2.6. Degree of Hydrolysis

The degree of hydrolysis was calculated by measuring the free amino groups () by reaction with TNBS [16]. The total number of amino groups () was determined in samples 100% hydrolyzed by treatment with 6 N HCl at 110°C for 24 h.

The degree of hydrolysis was calculated using the formula % DH = (h/ht) × 100.

2.7. Amino Acid Analysis

Amino acid analysis was carried out by acid hydrolysis and HPLC, after derivatization with diethyl ethoxymethylenemalonate, according to the method described by Alaiz et al. [17] using D,L-α-aminobutyric acid as internal standard.

2.8. Antioxidant Activity: β-Carotene Bleaching Method

Antioxidant activity was determined by using the β-carotene bleaching method, with modifications as described [18]. A mixture of β-carotene (1 mL, 10 mg/mL in chloroform), linoleic acid (20 mg), and Tween 20 (200 mg) was vigorously stirred by vortexing. After removal of chloroform under a stream of nitrogen, a clear solution was obtained by mixing in oxygen-sparged distilled water (50 mL). Protein hydrolysates (500 μg) and β-carotene/linoleic acid/Tween 20 solution (200 μL) were added to wells in a 96-well plate and incubated at 50°C in the dark. Negative controls consisted of incubations containing the β-carotene/linoleic acid/Tween 20 solution, in the absence of hydrolysates. Positive controls consisted of incubations containing the β-carotene/linoleic acid/Tween 20 solution and 10 μg of BHT. The peroxidative degradation of β-carotene was monitored by recording absorbance at 450 nm for 135 min using a microplate reader.

2.9. Copper and Iron Chelating Activity

Cu2+ chelating activity was determined using the pyrocatechol violet reagent according to Saiga et al. [19]. Hydrolysates (500 μg protein) were added to 96-well plates containing 250 μL of 50 mM sodium acetate pH 6.0, 6.25 μL of 4 mM pyrocatechol violet, and Cu (1 μg, CuSO4). EDTA (50 μg) was used as a positive control. Absorbance at 632 nm was determined after incubation for 1 minute at room temperature. Copper chelating activity was calculated as follows:

Fe2+ chelating activity was determined by measuring the formation of the Fe2+-ferrozine complex according to Carter [20]. Hydrolysates (500 μg protein) were added to 96-well plates containing 250 μL 100 mM sodium acetate buffer pH 4.9 and 25 μL FeCl2 solution (0.1 mg/mL water). EDTA (50 μg) was used as a positive control. Absorbance at 562 nm was determined after addition of a ferrozine solution (12.5 μL, 40 mM in water) and incubation for 30 minutes at room temperature. Iron chelating activity was calculated as follows:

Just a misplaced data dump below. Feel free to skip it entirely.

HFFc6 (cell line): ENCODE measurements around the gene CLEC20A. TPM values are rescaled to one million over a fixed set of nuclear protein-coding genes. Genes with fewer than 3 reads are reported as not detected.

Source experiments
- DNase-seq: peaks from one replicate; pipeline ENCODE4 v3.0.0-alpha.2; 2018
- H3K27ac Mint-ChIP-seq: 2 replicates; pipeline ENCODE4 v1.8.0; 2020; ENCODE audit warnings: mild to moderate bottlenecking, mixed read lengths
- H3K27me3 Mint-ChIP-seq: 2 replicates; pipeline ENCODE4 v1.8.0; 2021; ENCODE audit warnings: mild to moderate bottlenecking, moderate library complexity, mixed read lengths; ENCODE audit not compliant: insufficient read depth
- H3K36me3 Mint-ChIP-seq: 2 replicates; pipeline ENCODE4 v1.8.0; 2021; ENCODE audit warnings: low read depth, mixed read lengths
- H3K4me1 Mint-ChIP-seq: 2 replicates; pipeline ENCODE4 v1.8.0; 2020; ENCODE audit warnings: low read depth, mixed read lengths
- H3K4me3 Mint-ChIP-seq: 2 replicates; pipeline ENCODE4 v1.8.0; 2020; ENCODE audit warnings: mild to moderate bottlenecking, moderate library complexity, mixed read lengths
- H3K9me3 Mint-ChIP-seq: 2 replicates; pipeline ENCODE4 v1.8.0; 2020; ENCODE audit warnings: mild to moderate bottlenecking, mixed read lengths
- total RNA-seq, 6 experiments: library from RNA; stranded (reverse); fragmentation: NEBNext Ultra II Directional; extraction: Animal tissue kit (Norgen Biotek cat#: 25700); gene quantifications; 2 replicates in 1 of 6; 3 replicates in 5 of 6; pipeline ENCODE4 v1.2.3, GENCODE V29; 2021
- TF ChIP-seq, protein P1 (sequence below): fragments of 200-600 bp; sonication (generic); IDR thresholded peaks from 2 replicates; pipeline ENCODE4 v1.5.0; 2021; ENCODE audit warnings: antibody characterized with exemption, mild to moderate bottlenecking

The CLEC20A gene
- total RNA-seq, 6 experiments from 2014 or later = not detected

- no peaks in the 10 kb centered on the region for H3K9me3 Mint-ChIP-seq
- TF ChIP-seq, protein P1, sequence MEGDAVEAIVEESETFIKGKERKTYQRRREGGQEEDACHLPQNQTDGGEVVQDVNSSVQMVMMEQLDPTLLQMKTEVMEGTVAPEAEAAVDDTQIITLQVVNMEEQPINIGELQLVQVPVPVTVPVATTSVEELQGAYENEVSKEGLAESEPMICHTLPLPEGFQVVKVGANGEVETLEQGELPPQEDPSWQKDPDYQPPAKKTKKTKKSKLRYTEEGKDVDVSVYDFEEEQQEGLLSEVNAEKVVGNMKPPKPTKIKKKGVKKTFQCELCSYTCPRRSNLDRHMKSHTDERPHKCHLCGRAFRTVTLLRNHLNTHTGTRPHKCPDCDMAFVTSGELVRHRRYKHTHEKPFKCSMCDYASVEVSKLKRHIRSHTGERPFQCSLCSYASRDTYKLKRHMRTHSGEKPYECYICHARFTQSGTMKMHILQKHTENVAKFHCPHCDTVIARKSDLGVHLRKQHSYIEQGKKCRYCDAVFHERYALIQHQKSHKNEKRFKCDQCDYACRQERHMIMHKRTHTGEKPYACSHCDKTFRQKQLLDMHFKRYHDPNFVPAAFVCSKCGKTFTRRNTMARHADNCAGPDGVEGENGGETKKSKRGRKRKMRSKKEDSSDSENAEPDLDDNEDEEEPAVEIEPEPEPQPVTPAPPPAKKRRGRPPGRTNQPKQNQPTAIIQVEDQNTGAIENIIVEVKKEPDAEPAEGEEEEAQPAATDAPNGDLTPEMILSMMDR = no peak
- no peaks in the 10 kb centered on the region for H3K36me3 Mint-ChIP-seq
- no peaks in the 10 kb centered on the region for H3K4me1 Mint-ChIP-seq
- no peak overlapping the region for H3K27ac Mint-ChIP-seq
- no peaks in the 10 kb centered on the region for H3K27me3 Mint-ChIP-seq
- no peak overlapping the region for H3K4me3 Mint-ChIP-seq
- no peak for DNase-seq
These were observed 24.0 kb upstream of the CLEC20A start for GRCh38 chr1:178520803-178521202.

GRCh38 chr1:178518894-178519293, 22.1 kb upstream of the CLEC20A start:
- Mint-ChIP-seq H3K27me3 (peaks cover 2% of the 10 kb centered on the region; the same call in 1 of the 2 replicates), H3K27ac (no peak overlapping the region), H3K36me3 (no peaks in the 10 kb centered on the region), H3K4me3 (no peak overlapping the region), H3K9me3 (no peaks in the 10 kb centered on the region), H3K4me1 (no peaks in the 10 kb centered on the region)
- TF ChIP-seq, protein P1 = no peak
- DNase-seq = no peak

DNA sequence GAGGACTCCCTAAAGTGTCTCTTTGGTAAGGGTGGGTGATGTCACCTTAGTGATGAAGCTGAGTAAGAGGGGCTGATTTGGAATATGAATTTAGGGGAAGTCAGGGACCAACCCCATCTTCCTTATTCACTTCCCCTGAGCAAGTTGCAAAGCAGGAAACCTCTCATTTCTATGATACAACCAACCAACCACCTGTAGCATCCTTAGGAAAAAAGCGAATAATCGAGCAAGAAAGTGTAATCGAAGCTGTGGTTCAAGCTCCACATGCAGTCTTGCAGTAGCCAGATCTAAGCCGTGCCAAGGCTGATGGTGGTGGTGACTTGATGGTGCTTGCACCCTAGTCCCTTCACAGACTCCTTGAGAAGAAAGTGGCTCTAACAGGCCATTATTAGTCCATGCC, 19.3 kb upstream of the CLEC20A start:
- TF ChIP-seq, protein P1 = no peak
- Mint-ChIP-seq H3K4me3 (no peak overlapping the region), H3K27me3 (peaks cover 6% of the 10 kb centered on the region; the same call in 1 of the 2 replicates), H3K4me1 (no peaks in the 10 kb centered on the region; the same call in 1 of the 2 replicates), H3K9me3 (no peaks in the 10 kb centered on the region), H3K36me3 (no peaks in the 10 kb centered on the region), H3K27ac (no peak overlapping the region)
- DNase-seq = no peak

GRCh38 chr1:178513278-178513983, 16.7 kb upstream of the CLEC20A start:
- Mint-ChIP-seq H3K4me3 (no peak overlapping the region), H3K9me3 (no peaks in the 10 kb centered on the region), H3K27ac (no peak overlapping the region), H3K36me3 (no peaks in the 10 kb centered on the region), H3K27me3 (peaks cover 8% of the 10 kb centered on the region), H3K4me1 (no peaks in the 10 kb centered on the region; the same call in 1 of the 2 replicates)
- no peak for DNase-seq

2.10. Fast Protein Liquid Chromatography (FPLC) and Reverse Phase-HPLC

FPLC was carried out in an AKTA-purifier system equipped with a Superdex Peptide column (GE Healthcare); bed dimensions were 10 × 300–310 mm. Injection volume was 200 μL (10 mg protein hydrolysate/mL) and elution was carried out using 0.75 M ammonium bicarbonate at 1 mL/min. Elution was monitored at 214 nm and molecular mass was estimated using molecular weight standards from Pharmacia: blue dextran (2000000 Da), cytochrome c (12500 Da), aprotinin (6512 Da), bacitracin (1450 kDa), cytidine (246 Da), and glycine (75 Da).

RP-HPLC was carried out by injecting hydrolysates (20 μL, 2 μg/μL) in a Discovery BIO Wide Pore C18 column (25 cm × 4.6 mm, 5 μm) (Supelco), using a Beckman-Coulter HPLC system. A linear gradient acetonitrile 0.1% trifluoroacetic acid : water 0.1% trifluoroacetic acid, 0 : 100 to 30 : 70 (v/v) in 60 minutes, at a flow of 1 mL/min and 25°C, was used for elution. The eluent was monitored for absorbance at 215 nm.

2.11. Matrix-Assisted Laser Desorption/Ionization Time-of-Flight Mass Spectrometry (MALDI-TOF-MS) Analysis

RP-HPLC fractions that exhibited strong radical scavenging activity were subjected to MALDI-TOF analysis using a QSTAR XL quadruple time-of-flight mass spectrometer. The samples were dissolved in 600 μL of acetonitrile at 20% (v/v). To enhance ionization, the matrix α-cyano-4-hydroxycinnamic acid (a-cyano, CHCA) was used in a 1 : 1 matrix : sample relation. Samples were analyzed in positive ion reflector mode in a range of 500–3000 Da.

2.12. Antioxidant Activity in Caco-2 Cells